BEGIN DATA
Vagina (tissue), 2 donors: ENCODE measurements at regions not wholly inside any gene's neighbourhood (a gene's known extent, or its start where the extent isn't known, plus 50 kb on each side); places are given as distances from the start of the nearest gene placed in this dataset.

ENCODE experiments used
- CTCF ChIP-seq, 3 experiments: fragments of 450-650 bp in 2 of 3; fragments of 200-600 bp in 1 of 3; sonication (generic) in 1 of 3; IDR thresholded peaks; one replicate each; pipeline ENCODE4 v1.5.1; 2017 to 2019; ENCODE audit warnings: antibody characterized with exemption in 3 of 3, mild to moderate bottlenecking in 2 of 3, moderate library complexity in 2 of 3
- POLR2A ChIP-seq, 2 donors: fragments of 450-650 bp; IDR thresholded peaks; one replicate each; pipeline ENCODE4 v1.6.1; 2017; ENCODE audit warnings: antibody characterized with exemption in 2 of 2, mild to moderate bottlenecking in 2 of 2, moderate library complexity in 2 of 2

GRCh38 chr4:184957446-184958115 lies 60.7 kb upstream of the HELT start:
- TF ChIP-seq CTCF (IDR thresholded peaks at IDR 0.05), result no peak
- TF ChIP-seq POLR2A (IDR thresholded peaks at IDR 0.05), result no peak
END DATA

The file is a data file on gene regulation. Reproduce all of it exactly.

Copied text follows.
Vagina (tissue), 2 donors: ENCODE measurements at regions not wholly inside any gene's neighbourhood (a gene's known extent, or its start where the extent isn't known, plus 50 kb on each side); places are given as distances from the start of the nearest gene placed in this dataset.

ENCODE experiments used
- CTCF ChIP-seq, 3 experiments: fragments of 450-650 bp in 2 of 3; fragments of 200-600 bp in 1 of 3; sonication (generic) in 1 of 3; IDR thresholded peaks; one replicate each; pipeline ENCODE4 v1.5.1; 2017 to 2019; ENCODE audit warnings: antibody characterized with exemption in 3 of 3, mild to moderate bottlenecking in 2 of 3, moderate library complexity in 2 of 3
- POLR2A ChIP-seq, 2 donors: fragments of 450-650 bp; IDR thresholded peaks; one replicate each; pipeline ENCODE4 v1.6.1; 2017; ENCODE audit warnings: antibody characterized with exemption in 2 of 2, mild to moderate bottlenecking in 2 of 2, moderate library complexity in 2 of 2

GRCh38 chr4:184957446-184958115 lies 60.7 kb upstream of the HELT start:
- TF ChIP-seq CTCF (IDR thresholded peaks at IDR 0.05), result no peak
- TF ChIP-seq POLR2A (IDR thresholded peaks at IDR 0.05), result no peak